Home > Music > Septic Flesh – The Great Mass (2011)

Septic Flesh – The Great Mass (2011)

Symphonics aside, this really isn’t all that different from Sumerian Daemons or this band’s seminal ’90s works. I haven’t listened to Communion yet (except for the ‘evil Meow Mix’ title track) , but I’ve heard that this is basically a continuation of the approach heard on that album. Compared to what I have listened to, this seems to add a significant infusion of slow, doomy sections to the songwriting formula. Otherwise, it’s still the frequently contemplative, yet theatrical/gothic approach. The aggression levels are similar to that of their 2003 album,the operatic vocals remain (albeit with a greater emphasis on choirs), and Sotiris’ vocals keep the distinctive flavor they developed on Revolution DNA.

In short, the aesthetics differ, but the techniques and songwriting remain similar to what the band has been delivering for almost two decades. That’s not a bad thing. Case in point: “Rising”, the 7th track, is probably a deliberate throwback to the earlier aesthetic, as it lacks any sort of symphonic backing. It particularly benefits from the beefy Abyss Studios production (thank you again, Peter Tägtgren), but if that was altered, it could pass for an Ophidian Wheel outtake. On the other hand, tracks like “A Great Mass of Death” and “The Undead Keep Dreaming” bathe in the symphonic approach to create some apocalyptic, thunderous death metal. Most tracks are somewhere in the middle – from the relatively restrained “Pyramid God” with its abrupt mutation midway through the song, the relaxed “Oceans of Grey”, the dissonant “Mad Architect”, and so forth. Lyrics are good as usual, probably less contemplative than they were back in the late ’90s, but they stand out less when a band has had as much opportunity as Septic Flesh to practice their craft.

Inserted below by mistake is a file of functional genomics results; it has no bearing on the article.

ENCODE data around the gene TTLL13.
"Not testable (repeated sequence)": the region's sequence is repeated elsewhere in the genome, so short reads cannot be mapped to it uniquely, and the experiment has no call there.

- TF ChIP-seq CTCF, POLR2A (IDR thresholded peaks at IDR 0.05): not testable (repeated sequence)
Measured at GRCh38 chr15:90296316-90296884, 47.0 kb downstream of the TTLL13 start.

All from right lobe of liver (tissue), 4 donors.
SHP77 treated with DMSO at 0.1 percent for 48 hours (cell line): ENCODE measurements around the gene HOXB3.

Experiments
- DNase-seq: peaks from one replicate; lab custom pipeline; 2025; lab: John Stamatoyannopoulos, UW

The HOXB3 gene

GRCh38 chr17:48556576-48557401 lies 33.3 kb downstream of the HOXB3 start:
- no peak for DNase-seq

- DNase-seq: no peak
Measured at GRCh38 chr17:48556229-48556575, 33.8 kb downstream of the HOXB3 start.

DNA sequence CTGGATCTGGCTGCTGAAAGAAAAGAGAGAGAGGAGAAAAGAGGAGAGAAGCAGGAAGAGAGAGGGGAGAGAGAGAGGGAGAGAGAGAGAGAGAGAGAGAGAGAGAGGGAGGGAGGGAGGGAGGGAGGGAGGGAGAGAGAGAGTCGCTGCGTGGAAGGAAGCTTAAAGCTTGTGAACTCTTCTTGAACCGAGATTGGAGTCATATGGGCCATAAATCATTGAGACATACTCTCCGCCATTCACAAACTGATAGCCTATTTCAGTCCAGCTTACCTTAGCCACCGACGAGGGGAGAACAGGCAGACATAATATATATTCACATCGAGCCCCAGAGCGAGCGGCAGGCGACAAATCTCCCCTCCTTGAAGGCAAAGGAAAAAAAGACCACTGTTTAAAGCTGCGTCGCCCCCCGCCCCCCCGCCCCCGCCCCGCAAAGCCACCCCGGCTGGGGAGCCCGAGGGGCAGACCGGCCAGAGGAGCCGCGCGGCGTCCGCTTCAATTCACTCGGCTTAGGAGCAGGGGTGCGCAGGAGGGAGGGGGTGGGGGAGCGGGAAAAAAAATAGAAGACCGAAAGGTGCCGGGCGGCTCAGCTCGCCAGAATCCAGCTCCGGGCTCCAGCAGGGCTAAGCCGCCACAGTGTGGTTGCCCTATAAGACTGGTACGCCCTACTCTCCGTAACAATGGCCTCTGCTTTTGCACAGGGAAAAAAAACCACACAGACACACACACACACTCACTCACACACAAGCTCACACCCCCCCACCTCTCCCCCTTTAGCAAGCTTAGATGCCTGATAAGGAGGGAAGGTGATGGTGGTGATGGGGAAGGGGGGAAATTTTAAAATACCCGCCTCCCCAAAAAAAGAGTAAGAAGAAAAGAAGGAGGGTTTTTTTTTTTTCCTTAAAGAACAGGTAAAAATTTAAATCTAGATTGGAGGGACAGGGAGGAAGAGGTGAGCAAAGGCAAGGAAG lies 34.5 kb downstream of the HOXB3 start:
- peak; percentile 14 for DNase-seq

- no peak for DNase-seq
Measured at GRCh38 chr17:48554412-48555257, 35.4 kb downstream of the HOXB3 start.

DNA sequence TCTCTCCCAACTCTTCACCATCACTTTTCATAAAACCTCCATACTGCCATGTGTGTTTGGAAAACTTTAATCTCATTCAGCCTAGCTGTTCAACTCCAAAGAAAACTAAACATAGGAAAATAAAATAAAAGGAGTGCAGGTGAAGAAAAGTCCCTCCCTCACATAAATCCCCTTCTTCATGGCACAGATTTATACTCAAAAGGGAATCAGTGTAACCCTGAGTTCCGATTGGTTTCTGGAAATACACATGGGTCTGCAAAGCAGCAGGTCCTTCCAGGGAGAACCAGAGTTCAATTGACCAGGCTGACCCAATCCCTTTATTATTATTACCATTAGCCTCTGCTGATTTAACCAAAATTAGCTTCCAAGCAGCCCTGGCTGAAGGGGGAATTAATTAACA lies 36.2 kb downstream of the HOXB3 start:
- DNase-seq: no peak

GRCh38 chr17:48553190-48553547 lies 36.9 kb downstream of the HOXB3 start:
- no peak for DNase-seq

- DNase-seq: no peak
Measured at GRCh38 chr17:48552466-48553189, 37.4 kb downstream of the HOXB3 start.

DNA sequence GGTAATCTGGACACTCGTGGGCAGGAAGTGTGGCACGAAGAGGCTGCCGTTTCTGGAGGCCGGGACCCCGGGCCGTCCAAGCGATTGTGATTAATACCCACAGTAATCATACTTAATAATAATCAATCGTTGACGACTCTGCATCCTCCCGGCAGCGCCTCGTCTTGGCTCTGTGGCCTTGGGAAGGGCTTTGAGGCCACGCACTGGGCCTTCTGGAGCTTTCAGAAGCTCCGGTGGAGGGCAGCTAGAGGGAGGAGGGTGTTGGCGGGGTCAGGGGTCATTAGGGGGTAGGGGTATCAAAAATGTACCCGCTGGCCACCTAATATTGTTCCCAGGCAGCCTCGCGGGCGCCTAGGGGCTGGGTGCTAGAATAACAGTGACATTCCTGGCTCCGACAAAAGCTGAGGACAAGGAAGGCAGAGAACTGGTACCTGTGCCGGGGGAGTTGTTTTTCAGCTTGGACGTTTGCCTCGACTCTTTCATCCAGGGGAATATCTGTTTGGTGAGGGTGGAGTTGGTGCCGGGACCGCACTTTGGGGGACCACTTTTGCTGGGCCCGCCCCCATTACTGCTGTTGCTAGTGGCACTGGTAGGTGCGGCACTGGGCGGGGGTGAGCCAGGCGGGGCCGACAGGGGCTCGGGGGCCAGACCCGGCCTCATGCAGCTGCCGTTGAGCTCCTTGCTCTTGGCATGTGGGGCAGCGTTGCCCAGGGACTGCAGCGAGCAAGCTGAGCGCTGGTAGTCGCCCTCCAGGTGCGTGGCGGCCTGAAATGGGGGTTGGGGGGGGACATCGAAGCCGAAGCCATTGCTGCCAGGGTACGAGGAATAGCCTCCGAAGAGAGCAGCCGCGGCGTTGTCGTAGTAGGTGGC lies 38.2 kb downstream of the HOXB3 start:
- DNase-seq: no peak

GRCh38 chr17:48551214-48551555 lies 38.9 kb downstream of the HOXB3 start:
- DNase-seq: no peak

I read somewhere that the band made a serious effort to avoid what they perceived as a stereotypical ‘film score’ style of orchestration. Nothing sounds like that, but if I heard a track from this album in a film, I’d be seriously impressed. It took a long time for me to find ‘extreme’ symphonic metal as good as this, and I’m not letting it leave my clutches. Silliness aside, totally worth the purchase, even though the band hasn’t changed all that much from when they hit their songwriting formula in the 90s. Out of the few albums I’ve listened to that came out in 2011, this is one of the frontrunners for the best. The other is Vektor’s “Outer Isolation”, but that’s another review.

Highlights: “The Vampire from Nazareth”, “A Great Mass of Death”, “Pyramid God”, “Rising”

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  1. 2013/12/07 at 23:15

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